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Post of The Month (July)

Aidan is our Post of The Month winner voted by the community for the following post:

"Hey Lucie,

You say you're still on medication and have had lots of therapy? Maybe it's a matter of revisiting old coping techniques and anything else like that, that therapy taught you?

And Drea is absolutely right! Even someone with everything material that they could ever want isn't insusceptible to mental illness. Any sex, race, age, class; it doesn't discriminate...
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LGBTQ+ Coming Out Stories. What is yours?

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  • LGBTQ+ Coming Out Stories. What is yours?

    Hi all!

    ​In the LGBTQ+ community our 'coming out' stories are all so varied. Whilst some of us have it easy, other people can find it difficult to find the support from the people closest to them. I'd be interested in hearing about your own experiences and to see what advice we can all offer one another.

    ​If you are still yet to come out about your sexuality, what are your worries? Post them below so we can help out!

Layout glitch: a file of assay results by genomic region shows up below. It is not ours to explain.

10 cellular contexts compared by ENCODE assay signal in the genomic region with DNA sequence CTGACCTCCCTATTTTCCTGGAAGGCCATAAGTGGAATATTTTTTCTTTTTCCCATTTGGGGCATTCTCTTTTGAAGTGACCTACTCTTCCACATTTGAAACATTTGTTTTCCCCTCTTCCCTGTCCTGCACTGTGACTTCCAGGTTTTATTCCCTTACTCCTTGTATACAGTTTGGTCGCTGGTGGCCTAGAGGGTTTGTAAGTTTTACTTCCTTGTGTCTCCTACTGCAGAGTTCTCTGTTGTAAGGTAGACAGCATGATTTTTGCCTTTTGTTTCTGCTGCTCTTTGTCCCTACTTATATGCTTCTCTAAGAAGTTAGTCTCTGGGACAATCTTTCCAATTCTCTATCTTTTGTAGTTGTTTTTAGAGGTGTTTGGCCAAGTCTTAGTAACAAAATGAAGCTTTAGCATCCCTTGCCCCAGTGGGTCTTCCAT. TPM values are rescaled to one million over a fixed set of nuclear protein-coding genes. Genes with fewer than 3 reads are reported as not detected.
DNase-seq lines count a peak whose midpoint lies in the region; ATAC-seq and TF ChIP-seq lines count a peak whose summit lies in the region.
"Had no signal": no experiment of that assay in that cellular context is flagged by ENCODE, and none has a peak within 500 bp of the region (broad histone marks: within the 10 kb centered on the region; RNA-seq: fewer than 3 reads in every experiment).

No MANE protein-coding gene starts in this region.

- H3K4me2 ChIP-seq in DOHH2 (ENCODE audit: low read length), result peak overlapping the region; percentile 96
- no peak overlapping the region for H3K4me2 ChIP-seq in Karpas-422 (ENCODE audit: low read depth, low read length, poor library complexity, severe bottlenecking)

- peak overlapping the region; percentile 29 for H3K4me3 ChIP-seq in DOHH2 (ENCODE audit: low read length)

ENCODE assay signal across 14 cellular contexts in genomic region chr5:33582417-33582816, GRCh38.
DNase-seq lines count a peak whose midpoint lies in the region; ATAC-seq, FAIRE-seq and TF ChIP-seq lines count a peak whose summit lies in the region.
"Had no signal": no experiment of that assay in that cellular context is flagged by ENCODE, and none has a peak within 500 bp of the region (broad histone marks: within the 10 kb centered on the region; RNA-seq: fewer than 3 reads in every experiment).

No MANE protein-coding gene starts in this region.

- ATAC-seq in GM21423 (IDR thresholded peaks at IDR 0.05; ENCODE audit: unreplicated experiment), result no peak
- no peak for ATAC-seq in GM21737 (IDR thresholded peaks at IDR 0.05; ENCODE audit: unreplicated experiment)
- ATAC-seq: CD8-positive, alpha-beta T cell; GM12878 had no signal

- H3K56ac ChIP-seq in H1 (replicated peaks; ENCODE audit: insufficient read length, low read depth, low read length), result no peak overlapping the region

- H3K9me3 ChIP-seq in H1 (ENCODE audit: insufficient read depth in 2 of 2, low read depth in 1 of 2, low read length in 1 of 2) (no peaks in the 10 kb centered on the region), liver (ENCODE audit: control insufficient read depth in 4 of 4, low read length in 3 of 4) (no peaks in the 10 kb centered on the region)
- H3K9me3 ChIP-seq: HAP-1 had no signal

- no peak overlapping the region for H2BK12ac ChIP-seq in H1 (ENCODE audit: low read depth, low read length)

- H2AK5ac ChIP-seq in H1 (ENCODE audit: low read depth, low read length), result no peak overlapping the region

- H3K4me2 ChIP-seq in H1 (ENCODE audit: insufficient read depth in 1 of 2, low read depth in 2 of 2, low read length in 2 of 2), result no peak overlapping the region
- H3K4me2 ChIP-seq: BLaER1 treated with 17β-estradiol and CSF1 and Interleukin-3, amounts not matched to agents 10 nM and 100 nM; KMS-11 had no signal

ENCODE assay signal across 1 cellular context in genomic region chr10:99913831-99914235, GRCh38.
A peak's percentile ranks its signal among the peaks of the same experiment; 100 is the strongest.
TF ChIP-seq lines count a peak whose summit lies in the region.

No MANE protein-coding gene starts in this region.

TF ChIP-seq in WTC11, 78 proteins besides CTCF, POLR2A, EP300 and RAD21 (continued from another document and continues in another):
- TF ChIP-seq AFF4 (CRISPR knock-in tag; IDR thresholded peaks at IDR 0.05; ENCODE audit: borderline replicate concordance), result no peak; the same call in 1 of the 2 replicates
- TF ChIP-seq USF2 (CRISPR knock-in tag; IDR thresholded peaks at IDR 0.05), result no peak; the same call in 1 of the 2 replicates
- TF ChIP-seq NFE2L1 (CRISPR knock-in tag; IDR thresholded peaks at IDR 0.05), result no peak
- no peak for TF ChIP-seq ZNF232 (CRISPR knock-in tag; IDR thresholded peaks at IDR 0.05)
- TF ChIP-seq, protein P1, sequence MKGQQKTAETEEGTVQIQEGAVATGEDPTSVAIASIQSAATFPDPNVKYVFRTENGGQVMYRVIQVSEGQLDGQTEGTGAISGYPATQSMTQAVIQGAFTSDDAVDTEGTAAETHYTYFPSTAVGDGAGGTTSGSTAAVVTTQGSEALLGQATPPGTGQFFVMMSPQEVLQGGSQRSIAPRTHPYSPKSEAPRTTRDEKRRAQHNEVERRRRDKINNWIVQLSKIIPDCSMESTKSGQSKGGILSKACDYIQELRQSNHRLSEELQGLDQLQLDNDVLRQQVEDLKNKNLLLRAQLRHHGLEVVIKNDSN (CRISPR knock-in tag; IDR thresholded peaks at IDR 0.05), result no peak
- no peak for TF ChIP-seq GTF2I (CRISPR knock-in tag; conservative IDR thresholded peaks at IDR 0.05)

This thread was inspired by the video in the link posted below, take a look and let me know your thoughts!

    “The most important thing is that you can love somebody, it doesn’t matter who they are, whether it’s a boy or girl, love is love - something that is enriching.”


  • #2
    "Hi everyone

    ​This is a great topic SunshineSoul, and that is so true - Love is Love.

    So I think the main worry when 'coming out' is acceptance, right?
    ​How people will react, what they might think of you, how things might change. I thing the big thing to remember here is:
    "Those who matter, don't mind. And those who mind, don't matter."

    ​Because you're the same person you have always been - you are just embracing and freeing yourself. And those who love you should want you to be happy no matter who you are with. And when you do show the world who you are, so many people will love and embrace you within the LGBTQ+ community. You'll meet so many new people - from places like online, gay friendly hang-out spots or at events. And these people will become a whole other family for you.